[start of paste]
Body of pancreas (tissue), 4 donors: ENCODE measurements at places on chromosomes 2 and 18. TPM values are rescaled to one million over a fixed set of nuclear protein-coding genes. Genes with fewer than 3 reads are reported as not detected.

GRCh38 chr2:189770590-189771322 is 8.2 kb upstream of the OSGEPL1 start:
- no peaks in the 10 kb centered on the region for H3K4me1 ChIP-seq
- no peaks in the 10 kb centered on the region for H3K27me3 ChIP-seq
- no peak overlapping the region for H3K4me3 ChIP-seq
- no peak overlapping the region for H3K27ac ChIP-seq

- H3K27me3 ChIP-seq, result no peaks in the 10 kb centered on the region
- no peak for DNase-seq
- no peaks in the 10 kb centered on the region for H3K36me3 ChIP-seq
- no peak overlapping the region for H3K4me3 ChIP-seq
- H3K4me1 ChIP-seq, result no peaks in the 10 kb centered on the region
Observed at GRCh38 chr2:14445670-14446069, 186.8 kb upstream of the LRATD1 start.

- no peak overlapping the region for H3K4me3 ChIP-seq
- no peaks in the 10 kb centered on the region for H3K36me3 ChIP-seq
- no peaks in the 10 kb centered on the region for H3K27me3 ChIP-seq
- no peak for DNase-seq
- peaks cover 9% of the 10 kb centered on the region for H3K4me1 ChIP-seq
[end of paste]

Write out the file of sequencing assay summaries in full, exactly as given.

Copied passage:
Body of pancreas (tissue), 4 donors: ENCODE measurements at places on chromosomes 2 and 18. TPM values are rescaled to one million over a fixed set of nuclear protein-coding genes. Genes with fewer than 3 reads are reported as not detected.

GRCh38 chr2:189770590-189771322 is 8.2 kb upstream of the OSGEPL1 start:
- no peaks in the 10 kb centered on the region for H3K4me1 ChIP-seq
- no peaks in the 10 kb centered on the region for H3K27me3 ChIP-seq
- no peak overlapping the region for H3K4me3 ChIP-seq
- no peak overlapping the region for H3K27ac ChIP-seq

- H3K27me3 ChIP-seq, result no peaks in the 10 kb centered on the region
- no peak for DNase-seq
- no peaks in the 10 kb centered on the region for H3K36me3 ChIP-seq
- no peak overlapping the region for H3K4me3 ChIP-seq
- H3K4me1 ChIP-seq, result no peaks in the 10 kb centered on the region
Observed at GRCh38 chr2:14445670-14446069, 186.8 kb upstream of the LRATD1 start.

- no peak overlapping the region for H3K4me3 ChIP-seq
- no peaks in the 10 kb centered on the region for H3K36me3 ChIP-seq
- no peaks in the 10 kb centered on the region for H3K27me3 ChIP-seq
- no peak for DNase-seq
- peaks cover 9% of the 10 kb centered on the region for H3K4me1 ChIP-seq